8. In the letter of 12 December 2007, the solicitors for Lam took the point that the draft Statement of Claim did not discloseany cause of action. Lam denied she had borrowed any money from Yuen or from Happy Venture Ltd. It was also submitted that thereis simply no factual nor legal foundation for the claim and the spurious nature of the claim can be reinforced by the fact that Yuenhad not pleaded or referred to any relevant documents in support of this alleged claim for $1 million in her many previous actionsagainst Lam. The solicitors further submitted that the intended claim was a collateral move to obstruct the bankruptcy petitionagainst Yuen in HCB 8954 of 2007.

9. On 27 December 2007, Yuen wrote to the solicitors for Lam to deal with the comments regarding her intended claim. She assertedthat Lam promised to “refund me of an amount of HK$1 million which [Yuen] had deposited with Happy Venture Ltd in 1997” afterthe sale of two properties of Lam and she recently learnt that the two properties were sold in 2007. Yuen gave more informationabout her case regarding this HK$1 million claim in this letter. She alleged Lam to have used the money of Happy Venture Ltd (whichrepresented Yuen’s share) for stock speculation in “Ming Lek” and lost the same. But Yuen did not give any particulars aboutthe alleged promise by Lam to refund the $1 million to her.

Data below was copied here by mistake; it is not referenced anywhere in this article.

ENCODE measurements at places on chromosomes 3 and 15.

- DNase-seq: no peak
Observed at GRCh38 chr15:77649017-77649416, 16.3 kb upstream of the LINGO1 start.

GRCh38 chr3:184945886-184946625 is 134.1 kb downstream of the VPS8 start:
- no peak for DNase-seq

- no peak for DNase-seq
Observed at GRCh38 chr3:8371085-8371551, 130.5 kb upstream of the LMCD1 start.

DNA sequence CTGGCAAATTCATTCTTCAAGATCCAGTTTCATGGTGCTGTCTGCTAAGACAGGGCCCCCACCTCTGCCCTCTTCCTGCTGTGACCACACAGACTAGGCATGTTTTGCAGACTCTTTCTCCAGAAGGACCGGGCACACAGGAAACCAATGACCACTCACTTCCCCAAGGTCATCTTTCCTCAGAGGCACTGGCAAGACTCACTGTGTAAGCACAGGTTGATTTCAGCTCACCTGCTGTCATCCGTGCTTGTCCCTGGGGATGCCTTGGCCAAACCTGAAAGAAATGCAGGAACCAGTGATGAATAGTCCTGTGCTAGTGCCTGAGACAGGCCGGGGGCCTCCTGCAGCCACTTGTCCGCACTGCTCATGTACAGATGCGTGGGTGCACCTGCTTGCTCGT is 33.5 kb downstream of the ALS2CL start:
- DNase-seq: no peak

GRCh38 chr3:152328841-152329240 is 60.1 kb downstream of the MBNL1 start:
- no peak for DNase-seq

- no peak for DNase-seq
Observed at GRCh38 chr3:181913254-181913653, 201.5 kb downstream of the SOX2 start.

10. Based on the matters set out in the 27 December 2007 letter, another draft writ was prepared by Yuen naming herself as plaintiffand Lam as the defendant. The 2 January 2008 RPO leave application was based on this new draft.

11. It is not clear whether Yuen has sent a copy of the new draft writ to the solicitors for Lam.

12. From the above, it is quite clear that Yuen was fully aware that she had to obtain RPO leave before she could commence an actionin respect of her intended $1 million claim against Lam.

13. This court has not granted any RPO leave to her for the intended claim.

14. On 4 January 2008, Yuen came to the High Court Registry in the morning attempting to issue her draft writ without RPO leave. She was not successful.

15. In that afternoon, she sent a Chinese male to issue another writ in respect of substantially the same claim. However, the nameof the plaintiff was changed to “Mrs. Elizabeth Lee (Ah Foon)” in order to mislead the staff at the Registry that it is an actionby someone else.

16. The Writ was issued in HCA 24 of 2008. Yuen admitted herself that she was Mrs. Elizabeth Lee (Ah Foon) in her draft summonsshe lodged on 4 January 2008 in HCA 2107 of 2006. She confirmed that in her affirmation of 4 January 2008. She said this representeda challenge to the RPO, at paragraph 5 of her affirmation, she said,

The more you give me the challenge, the more I feel joy and thrilled and return your challenge and attacks against me. ”

At paragraph 7, she explained why she used another address for the plaintiff in the writ of HCA 24 of 2008,